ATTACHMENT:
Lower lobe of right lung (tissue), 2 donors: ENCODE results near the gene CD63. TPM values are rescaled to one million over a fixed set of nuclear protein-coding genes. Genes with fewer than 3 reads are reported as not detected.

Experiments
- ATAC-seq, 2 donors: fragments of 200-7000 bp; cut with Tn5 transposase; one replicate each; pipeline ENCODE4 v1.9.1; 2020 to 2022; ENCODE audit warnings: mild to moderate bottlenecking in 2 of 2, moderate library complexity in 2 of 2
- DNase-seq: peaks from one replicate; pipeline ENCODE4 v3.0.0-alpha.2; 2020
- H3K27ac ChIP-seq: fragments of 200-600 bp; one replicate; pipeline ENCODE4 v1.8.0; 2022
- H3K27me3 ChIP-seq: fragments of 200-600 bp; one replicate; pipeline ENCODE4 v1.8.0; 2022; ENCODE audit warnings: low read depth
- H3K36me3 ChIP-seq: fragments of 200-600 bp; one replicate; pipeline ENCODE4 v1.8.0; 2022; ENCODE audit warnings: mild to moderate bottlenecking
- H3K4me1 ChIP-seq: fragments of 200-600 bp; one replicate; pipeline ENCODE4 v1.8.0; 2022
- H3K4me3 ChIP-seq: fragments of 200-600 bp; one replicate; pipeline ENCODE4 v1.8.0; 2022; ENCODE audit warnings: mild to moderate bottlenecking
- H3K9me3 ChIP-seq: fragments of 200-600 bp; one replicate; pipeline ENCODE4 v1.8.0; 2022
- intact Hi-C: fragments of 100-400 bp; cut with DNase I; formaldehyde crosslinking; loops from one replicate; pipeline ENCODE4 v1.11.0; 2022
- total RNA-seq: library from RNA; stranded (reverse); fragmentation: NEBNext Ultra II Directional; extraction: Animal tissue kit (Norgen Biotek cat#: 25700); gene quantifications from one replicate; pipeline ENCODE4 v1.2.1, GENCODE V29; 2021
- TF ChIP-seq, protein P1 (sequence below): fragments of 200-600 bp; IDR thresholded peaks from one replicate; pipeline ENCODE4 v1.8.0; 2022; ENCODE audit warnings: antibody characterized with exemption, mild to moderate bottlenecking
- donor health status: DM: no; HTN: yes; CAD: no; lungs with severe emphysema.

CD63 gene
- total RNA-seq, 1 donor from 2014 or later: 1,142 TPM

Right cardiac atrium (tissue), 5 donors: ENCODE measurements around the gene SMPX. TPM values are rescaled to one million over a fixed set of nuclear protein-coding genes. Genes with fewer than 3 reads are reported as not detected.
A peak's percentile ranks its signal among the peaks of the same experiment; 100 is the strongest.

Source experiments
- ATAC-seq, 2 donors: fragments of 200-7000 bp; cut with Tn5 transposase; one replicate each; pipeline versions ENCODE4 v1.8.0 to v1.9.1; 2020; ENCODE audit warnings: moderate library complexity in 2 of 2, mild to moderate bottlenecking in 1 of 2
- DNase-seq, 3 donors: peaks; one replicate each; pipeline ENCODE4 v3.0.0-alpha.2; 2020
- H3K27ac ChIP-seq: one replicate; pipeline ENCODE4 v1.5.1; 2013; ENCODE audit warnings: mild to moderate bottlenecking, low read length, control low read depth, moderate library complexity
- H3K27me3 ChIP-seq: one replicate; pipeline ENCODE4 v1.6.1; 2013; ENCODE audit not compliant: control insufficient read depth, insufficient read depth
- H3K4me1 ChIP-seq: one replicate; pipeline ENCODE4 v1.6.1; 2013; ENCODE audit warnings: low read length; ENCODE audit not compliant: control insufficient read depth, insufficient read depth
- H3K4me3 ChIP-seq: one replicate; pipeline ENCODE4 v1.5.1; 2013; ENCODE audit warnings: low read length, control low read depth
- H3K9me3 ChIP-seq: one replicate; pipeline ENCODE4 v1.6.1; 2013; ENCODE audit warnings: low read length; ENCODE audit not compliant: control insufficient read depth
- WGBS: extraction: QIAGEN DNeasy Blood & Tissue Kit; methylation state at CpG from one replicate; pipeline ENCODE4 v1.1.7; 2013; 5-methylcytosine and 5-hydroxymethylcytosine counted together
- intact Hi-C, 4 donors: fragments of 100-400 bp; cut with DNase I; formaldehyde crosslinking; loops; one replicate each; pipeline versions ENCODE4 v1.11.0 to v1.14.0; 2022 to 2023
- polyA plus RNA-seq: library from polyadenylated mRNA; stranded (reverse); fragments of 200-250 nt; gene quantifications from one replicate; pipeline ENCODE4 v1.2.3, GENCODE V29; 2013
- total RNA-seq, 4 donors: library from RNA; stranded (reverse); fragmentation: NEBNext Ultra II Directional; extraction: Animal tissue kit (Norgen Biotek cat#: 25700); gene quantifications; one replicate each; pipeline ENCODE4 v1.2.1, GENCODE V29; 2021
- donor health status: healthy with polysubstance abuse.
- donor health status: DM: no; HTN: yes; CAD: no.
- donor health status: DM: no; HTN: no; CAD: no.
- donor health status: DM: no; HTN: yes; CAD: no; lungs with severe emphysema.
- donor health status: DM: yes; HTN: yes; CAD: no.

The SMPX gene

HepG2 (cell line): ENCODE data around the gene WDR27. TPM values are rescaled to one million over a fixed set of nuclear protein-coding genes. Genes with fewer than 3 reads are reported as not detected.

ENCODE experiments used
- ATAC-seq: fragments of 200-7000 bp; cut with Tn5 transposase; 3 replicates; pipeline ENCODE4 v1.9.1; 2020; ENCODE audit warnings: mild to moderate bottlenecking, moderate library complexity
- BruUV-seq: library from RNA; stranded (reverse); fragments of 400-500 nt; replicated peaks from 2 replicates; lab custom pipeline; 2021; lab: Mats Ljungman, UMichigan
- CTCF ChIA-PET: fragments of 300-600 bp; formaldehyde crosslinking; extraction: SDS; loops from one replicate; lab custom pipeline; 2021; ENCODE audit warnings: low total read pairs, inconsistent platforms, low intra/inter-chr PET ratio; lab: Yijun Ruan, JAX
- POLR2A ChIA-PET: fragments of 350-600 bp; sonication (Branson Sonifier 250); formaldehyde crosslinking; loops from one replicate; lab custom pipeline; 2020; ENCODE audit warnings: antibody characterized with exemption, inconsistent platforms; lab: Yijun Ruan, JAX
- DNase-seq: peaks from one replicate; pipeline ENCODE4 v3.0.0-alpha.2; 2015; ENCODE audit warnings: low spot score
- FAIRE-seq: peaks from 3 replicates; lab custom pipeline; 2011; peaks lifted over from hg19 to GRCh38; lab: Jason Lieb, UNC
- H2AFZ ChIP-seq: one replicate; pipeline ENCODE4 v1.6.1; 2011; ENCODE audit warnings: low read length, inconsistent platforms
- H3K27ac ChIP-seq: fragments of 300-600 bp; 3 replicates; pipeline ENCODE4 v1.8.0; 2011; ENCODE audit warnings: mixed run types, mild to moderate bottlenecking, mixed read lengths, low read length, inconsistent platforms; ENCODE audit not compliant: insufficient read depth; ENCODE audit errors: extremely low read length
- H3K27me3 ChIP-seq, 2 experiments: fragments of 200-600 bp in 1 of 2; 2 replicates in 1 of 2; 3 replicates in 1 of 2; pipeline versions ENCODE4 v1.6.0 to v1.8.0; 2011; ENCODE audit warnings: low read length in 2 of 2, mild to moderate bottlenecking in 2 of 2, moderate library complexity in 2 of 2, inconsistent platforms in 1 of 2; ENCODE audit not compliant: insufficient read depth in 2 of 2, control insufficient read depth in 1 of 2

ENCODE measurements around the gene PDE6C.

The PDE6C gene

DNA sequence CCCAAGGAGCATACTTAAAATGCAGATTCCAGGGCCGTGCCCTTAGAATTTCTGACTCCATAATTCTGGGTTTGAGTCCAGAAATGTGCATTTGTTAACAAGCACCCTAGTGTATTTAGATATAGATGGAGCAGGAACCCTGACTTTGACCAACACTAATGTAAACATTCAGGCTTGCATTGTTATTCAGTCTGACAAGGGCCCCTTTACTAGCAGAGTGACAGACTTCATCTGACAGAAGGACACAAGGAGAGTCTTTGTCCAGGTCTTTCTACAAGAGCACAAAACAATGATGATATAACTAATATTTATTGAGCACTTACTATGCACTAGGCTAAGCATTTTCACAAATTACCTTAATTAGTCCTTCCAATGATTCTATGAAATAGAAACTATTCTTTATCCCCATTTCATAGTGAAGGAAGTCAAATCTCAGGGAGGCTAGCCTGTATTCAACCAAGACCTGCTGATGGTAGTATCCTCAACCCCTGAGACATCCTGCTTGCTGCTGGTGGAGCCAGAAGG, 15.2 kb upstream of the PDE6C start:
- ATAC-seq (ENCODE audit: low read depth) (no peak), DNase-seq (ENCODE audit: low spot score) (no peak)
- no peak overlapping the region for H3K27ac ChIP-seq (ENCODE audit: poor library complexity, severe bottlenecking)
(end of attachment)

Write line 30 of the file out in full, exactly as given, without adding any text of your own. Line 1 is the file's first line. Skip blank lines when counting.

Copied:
- total RNA-seq, 4 donors: library from RNA; stranded (reverse); fragmentation: NEBNext Ultra II Directional; extraction: Animal tissue kit (Norgen Biotek cat#: 25700); gene quantifications; one replicate each; pipeline ENCODE4 v1.2.1, GENCODE V29; 2021